ANKARA - Some 25,000 Turks have marched to defend secularism, which they said was under threat after a judge was shot dead by a gunman declaring himself a "soldier of God".

Angry crowds directed their anger at Prime Minister Tayyip Erdogan's government which secularists accuse of having a secret Islamic agenda of bringing religion into public life.

Crowds booed and jostled government ministers as they tried to enter the Ankara mosque for the funeral of slain judge Mustafa Ozbilgin.

"Murderers get out" and "government resign", dozens shouted as police tried to clear the way for the ministers, including deputy Prime Minister Abdullatif Sener.

Police said an Islamist lawyer burst into the top administrative court, or Council of State, on Wednesday, shot dead Ozbilgin and wounded four others. One of the judges said the gunman shouted he was a soldier of God.

Police have detained 9 suspects, media said.

Islamists, but also Erdogan, criticised the court after it barred a woman in February from becoming a headteacher because she wore a headscarf. It was that ruling that made the judges a target, the council's deputy chairwoman said.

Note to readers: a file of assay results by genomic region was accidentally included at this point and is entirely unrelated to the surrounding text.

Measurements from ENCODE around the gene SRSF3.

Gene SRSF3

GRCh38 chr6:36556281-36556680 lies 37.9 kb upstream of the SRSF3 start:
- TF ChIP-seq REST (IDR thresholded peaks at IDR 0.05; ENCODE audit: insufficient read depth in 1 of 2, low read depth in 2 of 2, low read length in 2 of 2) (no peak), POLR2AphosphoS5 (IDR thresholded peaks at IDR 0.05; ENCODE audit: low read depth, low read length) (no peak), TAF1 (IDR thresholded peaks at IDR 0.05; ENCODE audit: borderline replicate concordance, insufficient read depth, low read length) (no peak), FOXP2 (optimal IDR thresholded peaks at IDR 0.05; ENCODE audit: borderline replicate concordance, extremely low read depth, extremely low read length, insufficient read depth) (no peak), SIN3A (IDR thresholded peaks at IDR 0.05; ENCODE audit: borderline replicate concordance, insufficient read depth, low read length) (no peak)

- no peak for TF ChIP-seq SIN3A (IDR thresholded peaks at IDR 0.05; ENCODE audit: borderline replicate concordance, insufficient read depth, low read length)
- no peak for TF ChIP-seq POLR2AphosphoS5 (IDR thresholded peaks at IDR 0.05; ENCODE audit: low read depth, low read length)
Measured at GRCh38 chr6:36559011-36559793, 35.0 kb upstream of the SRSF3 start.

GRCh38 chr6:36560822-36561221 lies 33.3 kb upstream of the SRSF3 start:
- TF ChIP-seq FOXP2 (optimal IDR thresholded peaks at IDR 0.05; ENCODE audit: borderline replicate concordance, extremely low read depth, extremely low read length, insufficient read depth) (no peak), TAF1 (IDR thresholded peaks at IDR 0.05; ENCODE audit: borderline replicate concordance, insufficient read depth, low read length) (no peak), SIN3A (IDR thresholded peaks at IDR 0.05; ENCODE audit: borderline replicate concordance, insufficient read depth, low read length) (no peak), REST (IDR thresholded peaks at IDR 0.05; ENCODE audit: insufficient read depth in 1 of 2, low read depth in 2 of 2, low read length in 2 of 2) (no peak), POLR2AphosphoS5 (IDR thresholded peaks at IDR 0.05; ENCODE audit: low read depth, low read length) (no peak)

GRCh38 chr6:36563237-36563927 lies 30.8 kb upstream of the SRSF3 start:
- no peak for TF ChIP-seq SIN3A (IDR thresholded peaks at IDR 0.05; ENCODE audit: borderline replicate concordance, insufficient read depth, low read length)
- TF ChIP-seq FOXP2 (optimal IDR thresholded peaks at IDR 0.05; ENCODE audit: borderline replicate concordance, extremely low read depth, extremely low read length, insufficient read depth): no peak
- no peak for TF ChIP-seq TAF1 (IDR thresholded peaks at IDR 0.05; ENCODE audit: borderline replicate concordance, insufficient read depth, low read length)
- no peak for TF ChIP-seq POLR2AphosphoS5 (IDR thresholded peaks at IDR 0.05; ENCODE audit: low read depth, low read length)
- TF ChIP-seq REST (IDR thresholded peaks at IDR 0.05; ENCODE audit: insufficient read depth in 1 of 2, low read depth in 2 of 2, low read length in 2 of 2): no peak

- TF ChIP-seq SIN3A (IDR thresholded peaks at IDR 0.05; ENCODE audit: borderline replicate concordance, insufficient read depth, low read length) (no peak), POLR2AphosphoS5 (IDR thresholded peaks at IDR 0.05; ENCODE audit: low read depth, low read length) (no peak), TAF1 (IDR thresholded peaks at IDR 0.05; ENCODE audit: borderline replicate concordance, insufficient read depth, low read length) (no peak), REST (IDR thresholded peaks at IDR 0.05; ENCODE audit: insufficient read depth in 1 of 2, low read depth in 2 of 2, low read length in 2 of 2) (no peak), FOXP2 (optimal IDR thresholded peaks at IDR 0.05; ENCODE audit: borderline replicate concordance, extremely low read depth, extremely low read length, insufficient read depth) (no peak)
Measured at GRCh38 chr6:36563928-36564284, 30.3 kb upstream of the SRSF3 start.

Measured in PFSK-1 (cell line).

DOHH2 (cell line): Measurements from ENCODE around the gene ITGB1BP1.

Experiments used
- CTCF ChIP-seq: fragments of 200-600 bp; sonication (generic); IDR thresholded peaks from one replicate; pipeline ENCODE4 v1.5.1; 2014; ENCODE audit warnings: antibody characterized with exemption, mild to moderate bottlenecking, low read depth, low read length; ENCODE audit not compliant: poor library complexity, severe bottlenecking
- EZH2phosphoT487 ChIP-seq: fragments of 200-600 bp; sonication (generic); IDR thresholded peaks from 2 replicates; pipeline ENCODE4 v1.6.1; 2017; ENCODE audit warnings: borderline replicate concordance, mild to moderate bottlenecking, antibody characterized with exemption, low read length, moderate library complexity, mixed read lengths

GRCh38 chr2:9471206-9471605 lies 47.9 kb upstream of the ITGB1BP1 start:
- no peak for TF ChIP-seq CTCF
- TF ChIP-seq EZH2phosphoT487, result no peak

The headscarf has come to symbolise a much broader struggle over the role of religion in overwhelmingly Muslim Turkey.

Erdogan's Justice and Development Party (AKP) emerged from two banned Islamist parties, but denies any religious agenda. Erdogan and the AKP have strongly criticised the ban on the headscarf in universities. Erdogan's own wife wears a headscarf.

Secularists say the headscarf is the tip of an Islamist iceberg and accuse Erdogan and of trying to create an Islamic state by stealth.

In contrast to the reception received by ministers, secularist President Ahmet Necdet Sezer and top generals were applauded as they arrived for the funeral. The army is seen as the ultimate guarantor of the secular system in Turkey.

"You must be alert and watchful against the dangers and risks that target our republic," Sezer warned Turks in a statement to mark Friday's public holiday.

Judges led thousands to Mustafa Kemal Ataturk's mausoleum to pay homage to the republic's founder and support secularism. Many more trailed the judge's coffin to the funeral service.

Residents said it was the largest secularist protest in Ankara since those following the 1993 car bomb killing of a newspaper columnist.

"We have to rally against the people who brought our country to this point," said Ankara housewife Gumus Ocak. "We're so sorry about this attack and therefore we all want to be on the streets and make our voices heard."

Turkey's political and military leaders, including Erdogan, have condemned the attack. Erdogan called on Turks to unite and not use the killing for political ends.

The attack is a setback for the AKP in its quest to lift the profile of Islam in Turkey and ease limits on the headscarf, worn by most women in Turkey as a sign of devoutness.

Tensions between the powerful secularist establishment and those they perceive as Islamists bent on reviving the influence of religion in national life have escalated in recent months amid early election rumours.